For one thing, you’ll find it useful to know the probable causes of the market gyrations. Most experts cite global fears about China’s economic slowdown, falling oil prices and anticipation of a move by the Federal Reserve to raise interest rates as the key factors behind the stock market’s decline.  

Judge Walter F. Williams placed on disability inactive status

Retired Judge Walter F. Williams has been placed on disability inactive status with the Tennessee Supreme Court. Judge Williams is a partner at Chattanooga-based law firm McKoon, Williams & Hegeman.

Judge Williams suffered a stroke on Christmas Day in 2014, and has been undergoing extensive rehabilitative therapy. He has also had torn rotator cuff repair. Although he’s doing well, the use of his predominant hand for writing and his speech remain in recovery; therefore, Judge Williams has made the decision to transfer to disability inactive status. Should his recovery permit him to once again practice law, he will request reinstatement by the Tennessee Supreme Court.

American Lung Association accepting 2016 Women of Distinction nominations

The American Lung Association in Tennessee is asking the Chattanooga community to nominate outstanding women in the area for a 2016 Women of Distinction award.

The 31th Annual Women of Distinction Awards Luncheon will be held on Tuesday, April 26, 2016 from 11:15 a.m. to 1:30 p.m. in the Chattanooga Convention Center Ballroom. The event, which benefits the American Lung Association of Tennessee, honors one Tennessee Woman of Distinction and ten of the Chattanooga area’s most accomplished women, who have distinguished themselves within their family, career, and community.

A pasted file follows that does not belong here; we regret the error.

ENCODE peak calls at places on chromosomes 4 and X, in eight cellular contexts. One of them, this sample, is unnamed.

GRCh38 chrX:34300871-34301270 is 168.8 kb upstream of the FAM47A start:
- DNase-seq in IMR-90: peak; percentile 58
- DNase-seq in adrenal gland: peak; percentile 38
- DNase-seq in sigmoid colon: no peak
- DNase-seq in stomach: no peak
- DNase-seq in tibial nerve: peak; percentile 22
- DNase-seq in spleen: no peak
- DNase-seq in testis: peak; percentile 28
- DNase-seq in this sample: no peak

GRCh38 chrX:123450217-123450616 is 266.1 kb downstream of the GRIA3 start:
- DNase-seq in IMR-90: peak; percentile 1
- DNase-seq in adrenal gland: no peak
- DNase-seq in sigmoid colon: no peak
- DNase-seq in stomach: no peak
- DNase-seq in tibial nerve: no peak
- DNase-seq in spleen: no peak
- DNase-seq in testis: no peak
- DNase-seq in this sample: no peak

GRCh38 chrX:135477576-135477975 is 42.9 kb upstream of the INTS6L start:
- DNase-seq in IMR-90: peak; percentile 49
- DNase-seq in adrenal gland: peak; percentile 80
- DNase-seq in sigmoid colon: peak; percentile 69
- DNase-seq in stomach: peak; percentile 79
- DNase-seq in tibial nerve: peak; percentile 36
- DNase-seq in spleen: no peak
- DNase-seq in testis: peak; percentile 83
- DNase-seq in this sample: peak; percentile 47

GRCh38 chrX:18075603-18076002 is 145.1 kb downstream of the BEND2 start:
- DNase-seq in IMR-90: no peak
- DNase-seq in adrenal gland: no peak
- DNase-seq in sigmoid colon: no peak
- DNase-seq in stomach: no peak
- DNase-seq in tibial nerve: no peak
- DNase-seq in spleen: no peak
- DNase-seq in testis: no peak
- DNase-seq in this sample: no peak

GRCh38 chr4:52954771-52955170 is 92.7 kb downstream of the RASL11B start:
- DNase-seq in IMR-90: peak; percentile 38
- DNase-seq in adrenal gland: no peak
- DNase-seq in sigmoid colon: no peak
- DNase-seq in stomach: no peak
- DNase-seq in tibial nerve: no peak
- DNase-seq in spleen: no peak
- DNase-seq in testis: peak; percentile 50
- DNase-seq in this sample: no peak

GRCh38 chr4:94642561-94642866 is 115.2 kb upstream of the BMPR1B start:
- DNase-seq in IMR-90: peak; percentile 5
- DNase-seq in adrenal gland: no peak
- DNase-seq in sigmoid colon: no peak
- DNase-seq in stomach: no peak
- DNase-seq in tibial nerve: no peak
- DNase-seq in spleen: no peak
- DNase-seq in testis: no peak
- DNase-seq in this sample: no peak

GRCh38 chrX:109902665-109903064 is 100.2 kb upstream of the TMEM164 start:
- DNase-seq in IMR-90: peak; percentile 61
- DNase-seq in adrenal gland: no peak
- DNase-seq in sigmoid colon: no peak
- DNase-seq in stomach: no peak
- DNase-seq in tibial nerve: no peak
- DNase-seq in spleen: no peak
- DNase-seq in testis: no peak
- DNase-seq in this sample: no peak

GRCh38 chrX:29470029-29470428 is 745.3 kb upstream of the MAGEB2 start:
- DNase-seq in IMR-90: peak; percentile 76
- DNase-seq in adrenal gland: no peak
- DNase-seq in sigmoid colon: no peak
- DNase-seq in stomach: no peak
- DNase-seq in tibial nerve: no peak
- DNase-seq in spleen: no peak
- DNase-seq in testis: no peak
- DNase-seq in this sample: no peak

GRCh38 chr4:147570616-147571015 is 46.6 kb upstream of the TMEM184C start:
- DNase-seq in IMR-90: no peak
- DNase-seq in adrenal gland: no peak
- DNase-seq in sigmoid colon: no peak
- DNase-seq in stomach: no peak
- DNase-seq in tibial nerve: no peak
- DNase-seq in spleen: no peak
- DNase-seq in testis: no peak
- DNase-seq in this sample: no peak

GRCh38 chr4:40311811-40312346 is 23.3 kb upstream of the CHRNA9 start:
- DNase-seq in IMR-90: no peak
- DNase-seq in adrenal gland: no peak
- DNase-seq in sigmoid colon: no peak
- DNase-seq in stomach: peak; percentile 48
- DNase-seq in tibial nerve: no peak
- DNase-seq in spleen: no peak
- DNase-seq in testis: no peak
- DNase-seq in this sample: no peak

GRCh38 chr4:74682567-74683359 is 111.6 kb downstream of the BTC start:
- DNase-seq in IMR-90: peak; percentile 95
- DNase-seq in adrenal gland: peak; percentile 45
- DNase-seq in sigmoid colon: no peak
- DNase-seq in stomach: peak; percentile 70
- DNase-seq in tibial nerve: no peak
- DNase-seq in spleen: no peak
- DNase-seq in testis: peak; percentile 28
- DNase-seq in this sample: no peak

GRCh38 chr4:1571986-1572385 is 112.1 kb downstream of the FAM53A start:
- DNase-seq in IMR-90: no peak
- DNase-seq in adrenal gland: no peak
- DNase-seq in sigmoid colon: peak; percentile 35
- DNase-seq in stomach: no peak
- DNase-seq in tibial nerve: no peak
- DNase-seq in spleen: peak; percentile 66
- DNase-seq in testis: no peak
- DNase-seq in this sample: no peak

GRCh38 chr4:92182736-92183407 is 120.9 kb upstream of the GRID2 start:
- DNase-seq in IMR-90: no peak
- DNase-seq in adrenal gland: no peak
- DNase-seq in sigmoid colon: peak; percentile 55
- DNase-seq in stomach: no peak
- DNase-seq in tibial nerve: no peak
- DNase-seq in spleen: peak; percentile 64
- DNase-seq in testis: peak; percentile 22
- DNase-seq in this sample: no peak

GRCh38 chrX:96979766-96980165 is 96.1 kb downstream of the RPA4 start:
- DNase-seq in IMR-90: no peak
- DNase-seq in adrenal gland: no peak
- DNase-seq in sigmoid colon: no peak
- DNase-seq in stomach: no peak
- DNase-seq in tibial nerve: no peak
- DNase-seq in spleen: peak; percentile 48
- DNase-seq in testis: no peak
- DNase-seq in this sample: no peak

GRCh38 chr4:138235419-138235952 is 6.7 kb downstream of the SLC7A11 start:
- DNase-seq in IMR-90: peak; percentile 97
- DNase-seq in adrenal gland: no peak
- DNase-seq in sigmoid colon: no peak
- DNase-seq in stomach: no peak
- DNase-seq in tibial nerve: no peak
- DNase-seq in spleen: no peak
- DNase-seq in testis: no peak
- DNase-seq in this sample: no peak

Sculpture honoring fallen service members raised at Sculpture Fields

Peter Lundberg’s 65-foot tall sculpture, made largely of concrete he’d poured into a shape he’d cut into the earth of Sculpture Fields at Montague Park, was raised Tuesday, Sept. 1.

Titled “Anchors,” the sculpture also contains the remains of five anchors honoring the five service members who laid down their lives in service to their community and their country in the attack on July 16.

Dognapping threat unknown by witness
I Swear

My hand surgeon and my chiropractor should be paying attention to a certain case being tried in the New York Supreme Court. The finger-pointing alone is bound to result in injuries that would require an adjustment, if not an operation.